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FRP for Structural Adequacy for Concrete Walls

FRP for Structural Adequacy for Concrete Walls

FRP for Structural Adequacy for Concrete Walls

(OP)
Hi
My question is in relation to clause 5.7.2 of AS3600 paragraph 2.
Does that mean if you have a steel wall head/wind beam supporting the top of a panel like you might have between steel portal frames (like a PFC on its flat for example) that you can adopt the panel thickness values in table 5.7.1 for structural adequacy as opposed to the values in table 5.7.2?
Regards

RE: FRP for Structural Adequacy for Concrete Walls

You need to use both tables, 5.7.1 is insulation and 5.7.2 is adequacy. Refer to the NCC and it will give you the difference between the two. Thickness will likely be governed by 5.7.2.

RE: FRP for Structural Adequacy for Concrete Walls

(OP)
Thanks for your response.
I am trying to work out the panel thickness required for a structural adequacy of 240 mins.
I have seen elsewhere 170 thick is ok for this but 5.7.2 seems to a lot thicker than this.

RE: FRP for Structural Adequacy for Concrete Walls

How recent were the projects u are comparing too? Fire provisions have really been jacked up in the last 20yrs.

4hrs would be using 230mm. Fire one side and precast panel with steel roof probably falls under 20%

RE: FRP for Structural Adequacy for Concrete Walls

(OP)
No worries, that’s what I was afraid of.
Building is type B construction due to its volume which is dictating the FRP.

I saw the reference to 170mm in a Australian Precast technical doc.

RE: FRP for Structural Adequacy for Concrete Walls

(OP)
What is the second paragraph of 5.7.2 referring to if it is not allowing the use of clause 5.7.1 where the top of the wall is supported by a member that does not have an FRL?
Does it mean the supporting member will fail first and so allows a reduced wall thickness to be adopted for structural adequacy?

RE: FRP for Structural Adequacy for Concrete Walls

Quote (ShawThing)

What is the second paragraph of 5.7.2 referring to if it is not allowing the use of clause 5.7.1 where the top of the wall is supported by a member that does not have an FRL?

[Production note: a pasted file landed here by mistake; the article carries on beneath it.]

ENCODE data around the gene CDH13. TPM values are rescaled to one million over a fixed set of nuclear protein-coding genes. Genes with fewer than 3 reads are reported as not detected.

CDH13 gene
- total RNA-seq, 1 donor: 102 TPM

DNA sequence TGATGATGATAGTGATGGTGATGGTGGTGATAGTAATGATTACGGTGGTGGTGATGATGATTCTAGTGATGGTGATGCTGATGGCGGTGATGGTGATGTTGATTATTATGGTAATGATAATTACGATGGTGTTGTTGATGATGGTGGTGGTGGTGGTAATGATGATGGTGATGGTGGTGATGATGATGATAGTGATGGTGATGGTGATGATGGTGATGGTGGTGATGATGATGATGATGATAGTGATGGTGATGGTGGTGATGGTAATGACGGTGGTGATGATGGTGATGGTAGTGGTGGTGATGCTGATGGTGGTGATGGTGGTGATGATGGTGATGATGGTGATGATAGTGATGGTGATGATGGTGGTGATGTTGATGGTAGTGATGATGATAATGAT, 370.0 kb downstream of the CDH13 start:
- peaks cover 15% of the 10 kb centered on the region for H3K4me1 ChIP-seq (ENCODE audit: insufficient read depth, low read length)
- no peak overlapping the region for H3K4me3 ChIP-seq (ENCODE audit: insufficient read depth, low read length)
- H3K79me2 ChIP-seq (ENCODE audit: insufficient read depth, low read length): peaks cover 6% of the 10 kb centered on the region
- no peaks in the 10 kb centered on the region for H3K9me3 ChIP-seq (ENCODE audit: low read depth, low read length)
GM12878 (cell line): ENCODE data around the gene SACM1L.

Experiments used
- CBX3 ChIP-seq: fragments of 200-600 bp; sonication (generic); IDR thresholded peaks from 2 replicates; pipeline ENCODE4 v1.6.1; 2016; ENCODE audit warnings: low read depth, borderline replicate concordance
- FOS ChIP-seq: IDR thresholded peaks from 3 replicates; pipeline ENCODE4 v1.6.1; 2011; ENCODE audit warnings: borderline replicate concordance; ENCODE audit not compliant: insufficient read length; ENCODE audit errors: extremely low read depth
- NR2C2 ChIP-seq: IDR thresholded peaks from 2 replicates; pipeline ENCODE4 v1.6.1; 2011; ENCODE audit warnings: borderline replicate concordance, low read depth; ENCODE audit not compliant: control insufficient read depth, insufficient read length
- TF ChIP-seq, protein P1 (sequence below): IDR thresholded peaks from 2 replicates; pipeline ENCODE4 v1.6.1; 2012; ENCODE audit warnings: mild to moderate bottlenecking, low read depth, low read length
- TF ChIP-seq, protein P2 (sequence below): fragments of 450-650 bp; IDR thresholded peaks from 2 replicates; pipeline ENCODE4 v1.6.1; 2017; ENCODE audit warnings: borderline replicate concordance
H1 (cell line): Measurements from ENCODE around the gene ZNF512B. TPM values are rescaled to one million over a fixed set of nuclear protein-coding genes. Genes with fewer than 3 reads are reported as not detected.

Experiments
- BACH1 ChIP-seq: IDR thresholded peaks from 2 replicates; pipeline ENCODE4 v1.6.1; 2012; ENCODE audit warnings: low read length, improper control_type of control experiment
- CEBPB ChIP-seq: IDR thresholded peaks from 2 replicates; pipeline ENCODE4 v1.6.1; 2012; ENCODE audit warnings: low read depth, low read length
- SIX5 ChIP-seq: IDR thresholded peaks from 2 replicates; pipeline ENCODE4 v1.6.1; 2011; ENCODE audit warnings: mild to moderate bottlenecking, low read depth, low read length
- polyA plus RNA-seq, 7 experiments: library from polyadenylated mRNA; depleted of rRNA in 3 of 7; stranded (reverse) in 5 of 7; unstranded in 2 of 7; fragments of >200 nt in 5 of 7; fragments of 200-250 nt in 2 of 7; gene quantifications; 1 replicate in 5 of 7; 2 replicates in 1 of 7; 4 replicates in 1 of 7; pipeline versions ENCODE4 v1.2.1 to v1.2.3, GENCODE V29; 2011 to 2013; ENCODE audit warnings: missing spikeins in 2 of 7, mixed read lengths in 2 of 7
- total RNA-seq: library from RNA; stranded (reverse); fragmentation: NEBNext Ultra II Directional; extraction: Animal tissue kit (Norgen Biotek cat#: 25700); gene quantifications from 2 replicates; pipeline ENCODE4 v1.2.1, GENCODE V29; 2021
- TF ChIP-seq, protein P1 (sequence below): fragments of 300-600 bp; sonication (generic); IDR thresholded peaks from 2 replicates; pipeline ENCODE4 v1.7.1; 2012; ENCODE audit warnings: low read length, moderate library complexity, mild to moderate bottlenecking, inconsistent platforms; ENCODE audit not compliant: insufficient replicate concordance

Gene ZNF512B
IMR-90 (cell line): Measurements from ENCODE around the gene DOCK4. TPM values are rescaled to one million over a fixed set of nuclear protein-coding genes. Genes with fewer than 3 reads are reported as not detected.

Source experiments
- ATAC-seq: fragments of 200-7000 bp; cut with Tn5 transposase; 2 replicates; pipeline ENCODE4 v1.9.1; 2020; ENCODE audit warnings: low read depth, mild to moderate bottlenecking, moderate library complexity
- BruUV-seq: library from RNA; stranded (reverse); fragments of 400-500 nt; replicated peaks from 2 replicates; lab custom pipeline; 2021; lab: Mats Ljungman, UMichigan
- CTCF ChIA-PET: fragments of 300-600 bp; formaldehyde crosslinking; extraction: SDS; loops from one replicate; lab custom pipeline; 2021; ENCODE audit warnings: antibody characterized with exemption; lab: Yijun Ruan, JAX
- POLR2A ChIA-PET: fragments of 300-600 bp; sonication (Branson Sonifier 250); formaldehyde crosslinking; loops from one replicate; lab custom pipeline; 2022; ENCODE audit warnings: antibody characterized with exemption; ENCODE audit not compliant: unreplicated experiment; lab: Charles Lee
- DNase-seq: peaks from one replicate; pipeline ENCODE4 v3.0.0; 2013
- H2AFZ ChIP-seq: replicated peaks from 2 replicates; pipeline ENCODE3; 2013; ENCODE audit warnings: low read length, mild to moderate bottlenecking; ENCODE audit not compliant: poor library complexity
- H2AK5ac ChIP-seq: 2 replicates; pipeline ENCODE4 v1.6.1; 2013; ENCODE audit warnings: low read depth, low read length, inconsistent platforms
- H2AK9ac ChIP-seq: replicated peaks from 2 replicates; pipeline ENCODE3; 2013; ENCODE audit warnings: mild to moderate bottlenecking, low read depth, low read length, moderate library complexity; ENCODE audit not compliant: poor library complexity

That clause generally applies to industrial buildings with tilt-up concrete walls.

RE: FRP for Structural Adequacy for Concrete Walls

(OP)
Thanks Retrograde, that's the type of building I am designing.

RE: FRP for Structural Adequacy for Concrete Walls

(OP)
Thanks again Retrograde

Have been thinking about this and probably should provide more detail so if anyone can assist I can get a more informed and detailed response.

I am designing a 50m long x 20m wide portal frame building (central ridge) which will have concrete panel walls. Portal frames to be at 5m centres. On the sides the walls will be approx. 15.4m high.
At this stage thinking of having 3x 5m wide panels by 5m high on top of one another between each portal and spanning the panels horizontally. Panels will be dowelled together along horizontal joint.

First issue is panel thickness to comply with 240 min structural adequacy. Was hoping to be able to use paragraph two of 5.7.2 AS3600 to adopt 175mm thick walls but not sure if this is appropriate?

Second issue is fire tie compliance. Have had advice from a fire tie supplier that I would need fire ties top and bottom of all three panels, with the exception of the bottom of the lowest panel as it will be tied to a footing. That sounds reasonable but again not sure if that is 100% correct?

Have designed a few panel buildings before but haven't come across this situation previously. Any further advice would be welcomed and appreciated.

RE: FRP for Structural Adequacy for Concrete Walls

Are you casting the panels on site? Instead of having a three panels stacked vertically could you not do a single panel?

I think in your situation you can definitely use 175mm thick for fire rating.

RE: FRP for Structural Adequacy for Concrete Walls

(OP)
Thanks for that.
Yes, panels most likely cast on site. That would make panels on sides of building 32 tonne. Mind you even two panels would probably be ok.
Was worried about the weight and the building is just off a boundary and was concerned about construction issues about maneuvering a 15.4m high panel around.
On the gable end panels will be even higher again.
Thanks for your feedback again.

RE: FRP for Structural Adequacy for Concrete Walls

What is your guys take on clause 5.7.3 in relation to effective heights for walls with a FRL? It says the effective height to thickness shall not exceed 40, but shall not apply to walls where the lateral support is provided by an element not required to have an FRL.

For the case of a concrete tilt panel laterally supported by a PFC at the top, does this mean that this height to thickness ratio of 40 does not apply? And if so I would I just adopt 50 as the height to thickness ratio as per clause 11.1 (b)?

RE: FRP for Structural Adequacy for Concrete Walls

(OP)
Yes, I think you could adopt a height to thickness ratio of 50 in your situation.

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